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In 1880, Frederick Taylor became a foreman at the Midvale Steel Works after turning down Harvard, and he quickly grew convinced workers weren’t getting anywhere near enough done. His radical new approach to ramping up productivity was called “scientific management,” but it’s better known simply as Taylorism. And we’re still dealing with the consequences today.

Taylor believed in standardized systems and methods to get workers to function more like machines. Embraced most famously by Henry Ford, Taylorism changed industries, and its underlying notions linger. But in today’s knowledge economy, we know the strict standardization of how we work doesn’t lead to the best results.

In the knowledge economy, value is generated through creativity, innovation, and entrepreneurialism, all of which standardization squelches. Instead, businesses should seek to create optimal conditions under which these distinctly human superpowers can thrive. And that means helping teams find the space and time to get meaningful work done. Taylorism measures success by accelerating the performance of repetitive tasks. Today, success is a function of how effectively teams can transcend mere “to dos” and get to “time well spent.”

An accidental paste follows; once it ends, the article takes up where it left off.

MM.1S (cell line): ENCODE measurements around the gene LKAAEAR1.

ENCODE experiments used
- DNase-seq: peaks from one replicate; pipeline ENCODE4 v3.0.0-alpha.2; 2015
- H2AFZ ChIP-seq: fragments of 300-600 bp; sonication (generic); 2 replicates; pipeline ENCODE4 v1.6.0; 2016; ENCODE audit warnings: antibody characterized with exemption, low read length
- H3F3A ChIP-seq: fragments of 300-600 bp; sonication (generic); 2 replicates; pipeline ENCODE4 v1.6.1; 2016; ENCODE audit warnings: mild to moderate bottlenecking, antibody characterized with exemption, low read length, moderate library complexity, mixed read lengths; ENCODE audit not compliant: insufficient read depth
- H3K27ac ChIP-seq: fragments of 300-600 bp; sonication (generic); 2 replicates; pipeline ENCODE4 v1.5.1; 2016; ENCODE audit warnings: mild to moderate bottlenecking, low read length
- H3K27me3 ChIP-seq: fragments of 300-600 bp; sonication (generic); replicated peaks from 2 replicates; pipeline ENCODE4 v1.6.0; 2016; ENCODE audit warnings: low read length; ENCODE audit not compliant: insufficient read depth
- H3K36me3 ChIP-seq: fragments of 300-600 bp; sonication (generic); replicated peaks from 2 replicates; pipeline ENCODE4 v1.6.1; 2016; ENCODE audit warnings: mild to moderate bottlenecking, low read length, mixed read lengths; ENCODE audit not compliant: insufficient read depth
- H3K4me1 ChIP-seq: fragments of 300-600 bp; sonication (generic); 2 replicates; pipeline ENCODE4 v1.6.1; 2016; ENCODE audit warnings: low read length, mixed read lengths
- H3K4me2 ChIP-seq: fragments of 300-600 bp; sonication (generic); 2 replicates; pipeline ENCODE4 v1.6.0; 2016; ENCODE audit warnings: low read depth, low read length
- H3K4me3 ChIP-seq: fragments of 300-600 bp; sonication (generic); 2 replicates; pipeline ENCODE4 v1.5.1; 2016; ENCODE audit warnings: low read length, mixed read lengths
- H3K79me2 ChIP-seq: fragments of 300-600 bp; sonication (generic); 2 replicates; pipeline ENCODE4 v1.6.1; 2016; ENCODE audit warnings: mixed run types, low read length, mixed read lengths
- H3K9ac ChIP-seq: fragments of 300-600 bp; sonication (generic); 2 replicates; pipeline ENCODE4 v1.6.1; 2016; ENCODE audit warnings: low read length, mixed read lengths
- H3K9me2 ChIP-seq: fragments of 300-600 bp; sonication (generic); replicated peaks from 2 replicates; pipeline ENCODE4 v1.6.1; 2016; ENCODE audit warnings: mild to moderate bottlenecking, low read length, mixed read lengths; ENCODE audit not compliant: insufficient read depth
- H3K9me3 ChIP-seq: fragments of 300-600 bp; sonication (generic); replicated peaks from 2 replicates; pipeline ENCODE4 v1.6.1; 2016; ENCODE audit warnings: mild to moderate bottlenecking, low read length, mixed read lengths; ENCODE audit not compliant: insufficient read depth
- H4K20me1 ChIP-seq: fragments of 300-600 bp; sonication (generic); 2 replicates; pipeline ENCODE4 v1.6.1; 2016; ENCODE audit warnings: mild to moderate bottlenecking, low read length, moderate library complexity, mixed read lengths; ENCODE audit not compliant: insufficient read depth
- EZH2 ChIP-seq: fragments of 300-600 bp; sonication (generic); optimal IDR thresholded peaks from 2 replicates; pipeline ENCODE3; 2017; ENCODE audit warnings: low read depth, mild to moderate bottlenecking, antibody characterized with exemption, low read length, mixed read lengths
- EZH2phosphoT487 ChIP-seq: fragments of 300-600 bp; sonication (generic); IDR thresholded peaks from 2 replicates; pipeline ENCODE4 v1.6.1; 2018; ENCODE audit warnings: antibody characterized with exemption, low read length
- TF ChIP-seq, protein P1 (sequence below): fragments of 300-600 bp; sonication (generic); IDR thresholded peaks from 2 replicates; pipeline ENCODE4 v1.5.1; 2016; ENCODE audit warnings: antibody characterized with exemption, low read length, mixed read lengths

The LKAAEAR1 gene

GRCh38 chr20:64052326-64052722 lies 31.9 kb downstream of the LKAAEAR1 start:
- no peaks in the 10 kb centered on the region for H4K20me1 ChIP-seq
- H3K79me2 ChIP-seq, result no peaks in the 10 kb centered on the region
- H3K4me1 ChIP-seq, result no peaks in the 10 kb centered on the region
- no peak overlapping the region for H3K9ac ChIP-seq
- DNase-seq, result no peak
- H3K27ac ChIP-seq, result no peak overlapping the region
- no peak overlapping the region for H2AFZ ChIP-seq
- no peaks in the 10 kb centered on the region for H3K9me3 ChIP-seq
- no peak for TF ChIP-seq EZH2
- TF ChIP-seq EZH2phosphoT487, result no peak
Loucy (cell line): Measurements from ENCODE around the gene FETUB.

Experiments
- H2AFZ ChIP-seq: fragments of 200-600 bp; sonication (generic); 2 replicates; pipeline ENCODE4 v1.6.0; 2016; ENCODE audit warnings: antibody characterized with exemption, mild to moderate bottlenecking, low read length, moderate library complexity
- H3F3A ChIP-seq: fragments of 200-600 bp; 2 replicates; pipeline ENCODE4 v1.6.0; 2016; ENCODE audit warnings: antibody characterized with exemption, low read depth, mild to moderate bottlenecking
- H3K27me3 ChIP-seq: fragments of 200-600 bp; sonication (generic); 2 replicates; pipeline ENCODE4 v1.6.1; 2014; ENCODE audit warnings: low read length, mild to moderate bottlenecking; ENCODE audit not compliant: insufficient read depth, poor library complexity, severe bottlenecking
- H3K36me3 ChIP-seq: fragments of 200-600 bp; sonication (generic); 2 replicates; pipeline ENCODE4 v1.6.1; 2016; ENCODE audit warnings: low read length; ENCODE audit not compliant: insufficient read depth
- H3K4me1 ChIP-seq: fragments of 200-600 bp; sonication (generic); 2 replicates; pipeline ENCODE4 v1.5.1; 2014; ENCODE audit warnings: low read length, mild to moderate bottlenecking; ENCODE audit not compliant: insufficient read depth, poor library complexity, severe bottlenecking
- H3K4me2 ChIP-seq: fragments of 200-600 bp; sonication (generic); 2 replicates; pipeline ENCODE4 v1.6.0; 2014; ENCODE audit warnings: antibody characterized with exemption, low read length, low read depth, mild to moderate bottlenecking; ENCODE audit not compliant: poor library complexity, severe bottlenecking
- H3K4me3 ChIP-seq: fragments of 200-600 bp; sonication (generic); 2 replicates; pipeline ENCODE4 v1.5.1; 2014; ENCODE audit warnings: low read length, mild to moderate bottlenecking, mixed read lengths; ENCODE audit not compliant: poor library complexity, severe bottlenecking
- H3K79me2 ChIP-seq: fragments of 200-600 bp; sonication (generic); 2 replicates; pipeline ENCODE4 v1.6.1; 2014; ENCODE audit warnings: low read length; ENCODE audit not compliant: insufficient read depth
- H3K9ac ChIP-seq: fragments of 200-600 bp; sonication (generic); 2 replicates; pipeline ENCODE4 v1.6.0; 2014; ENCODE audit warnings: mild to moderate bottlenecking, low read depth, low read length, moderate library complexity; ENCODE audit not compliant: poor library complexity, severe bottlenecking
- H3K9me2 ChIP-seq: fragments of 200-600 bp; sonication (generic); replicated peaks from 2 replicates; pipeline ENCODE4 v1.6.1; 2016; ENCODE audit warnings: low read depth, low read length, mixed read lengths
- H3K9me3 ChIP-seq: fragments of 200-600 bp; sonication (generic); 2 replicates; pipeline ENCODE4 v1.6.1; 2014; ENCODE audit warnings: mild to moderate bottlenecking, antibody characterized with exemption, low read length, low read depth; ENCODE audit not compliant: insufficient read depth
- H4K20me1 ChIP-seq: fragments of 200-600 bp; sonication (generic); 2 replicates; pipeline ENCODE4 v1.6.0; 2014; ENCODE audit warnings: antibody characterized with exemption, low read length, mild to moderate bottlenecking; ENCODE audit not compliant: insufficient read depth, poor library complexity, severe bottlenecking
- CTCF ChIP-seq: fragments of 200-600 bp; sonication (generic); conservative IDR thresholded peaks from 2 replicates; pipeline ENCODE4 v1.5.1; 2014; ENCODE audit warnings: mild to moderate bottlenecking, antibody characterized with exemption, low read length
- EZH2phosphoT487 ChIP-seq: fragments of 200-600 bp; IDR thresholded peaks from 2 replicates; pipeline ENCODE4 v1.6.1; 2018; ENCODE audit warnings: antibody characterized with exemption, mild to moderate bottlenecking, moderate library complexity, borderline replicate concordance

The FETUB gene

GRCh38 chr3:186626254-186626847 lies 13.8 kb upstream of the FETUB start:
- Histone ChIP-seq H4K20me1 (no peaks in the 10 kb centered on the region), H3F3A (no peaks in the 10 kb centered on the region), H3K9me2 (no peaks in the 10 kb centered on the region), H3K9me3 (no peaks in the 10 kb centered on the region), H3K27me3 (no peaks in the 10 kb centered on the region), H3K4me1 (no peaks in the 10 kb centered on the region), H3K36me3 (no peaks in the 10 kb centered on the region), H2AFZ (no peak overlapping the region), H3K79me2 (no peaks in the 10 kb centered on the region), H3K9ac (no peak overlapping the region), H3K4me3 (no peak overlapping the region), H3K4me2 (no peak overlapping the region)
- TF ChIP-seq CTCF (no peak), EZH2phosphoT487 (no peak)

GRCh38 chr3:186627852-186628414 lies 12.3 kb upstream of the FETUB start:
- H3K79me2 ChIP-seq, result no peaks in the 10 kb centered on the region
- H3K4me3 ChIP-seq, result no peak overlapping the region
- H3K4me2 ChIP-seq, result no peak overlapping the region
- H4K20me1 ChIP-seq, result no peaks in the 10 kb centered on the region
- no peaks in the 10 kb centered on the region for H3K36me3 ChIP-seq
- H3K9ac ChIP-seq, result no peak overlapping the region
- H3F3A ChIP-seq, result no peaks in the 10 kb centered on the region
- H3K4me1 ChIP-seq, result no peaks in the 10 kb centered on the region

Above all, achieving that success depends on prioritization—always knowing the most important task at hand at any given moment. But that knowledge doesn’t always come easily. Everyone from entry-level employees to CEOs confuses “important” with “urgent.” Whatever is most urgent becomes the priority by default. But that urgency is often the biggest enemy of time well spent. Doing the most urgent thing doesn’t always equal doing the right thing.

The most important work doesn’t always have a set deadline. Yes, any work that’s genuinely both important and urgent takes priority. But the real power of prioritization comes from drawing an honest distinction between the important and the merely urgent. Separating the two is the key to distinguishing the work that’s truly meaningful.

At the team and organizational levels, the prioritization process becomes something like a multi-dimensional version of defining the important versus the urgent. As a leader, you need to be able to decide, schedule, and delegate across teams, calendars, functions, and goals. With the right tools, agile prioritization becomes possible. Teams need visibility into what’s important, and they need the flexibility to respond as those needs evolve. To take the initiative necessary to achieve success in the 21st century, every member of your organization needs to ask themselves, “If you had to pick the most important thing to do right now, what would it be?” And at a glimpse, they should be able to find the answer.

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